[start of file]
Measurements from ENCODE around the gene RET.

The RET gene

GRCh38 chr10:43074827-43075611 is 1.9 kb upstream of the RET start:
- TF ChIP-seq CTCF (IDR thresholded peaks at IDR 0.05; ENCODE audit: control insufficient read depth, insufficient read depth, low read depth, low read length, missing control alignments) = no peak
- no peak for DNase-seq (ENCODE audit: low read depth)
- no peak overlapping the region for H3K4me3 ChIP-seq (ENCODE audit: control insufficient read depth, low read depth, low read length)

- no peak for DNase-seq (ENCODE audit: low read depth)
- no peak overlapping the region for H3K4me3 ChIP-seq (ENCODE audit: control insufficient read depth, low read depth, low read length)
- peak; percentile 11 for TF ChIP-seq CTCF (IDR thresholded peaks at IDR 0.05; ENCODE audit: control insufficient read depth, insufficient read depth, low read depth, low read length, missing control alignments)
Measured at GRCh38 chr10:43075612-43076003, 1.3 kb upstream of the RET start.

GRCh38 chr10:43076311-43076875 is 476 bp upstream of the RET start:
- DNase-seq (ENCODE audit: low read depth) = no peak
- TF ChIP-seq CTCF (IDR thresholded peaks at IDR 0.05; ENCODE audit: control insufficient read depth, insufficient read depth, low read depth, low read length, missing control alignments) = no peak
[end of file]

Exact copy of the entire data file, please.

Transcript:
Measurements from ENCODE around the gene RET.

The RET gene

GRCh38 chr10:43074827-43075611 is 1.9 kb upstream of the RET start:
- TF ChIP-seq CTCF (IDR thresholded peaks at IDR 0.05; ENCODE audit: control insufficient read depth, insufficient read depth, low read depth, low read length, missing control alignments) = no peak
- no peak for DNase-seq (ENCODE audit: low read depth)
- no peak overlapping the region for H3K4me3 ChIP-seq (ENCODE audit: control insufficient read depth, low read depth, low read length)

- no peak for DNase-seq (ENCODE audit: low read depth)
- no peak overlapping the region for H3K4me3 ChIP-seq (ENCODE audit: control insufficient read depth, low read depth, low read length)
- peak; percentile 11 for TF ChIP-seq CTCF (IDR thresholded peaks at IDR 0.05; ENCODE audit: control insufficient read depth, insufficient read depth, low read depth, low read length, missing control alignments)
Measured at GRCh38 chr10:43075612-43076003, 1.3 kb upstream of the RET start.

GRCh38 chr10:43076311-43076875 is 476 bp upstream of the RET start:
- DNase-seq (ENCODE audit: low read depth) = no peak
- TF ChIP-seq CTCF (IDR thresholded peaks at IDR 0.05; ENCODE audit: control insufficient read depth, insufficient read depth, low read depth, low read length, missing control alignments) = no peak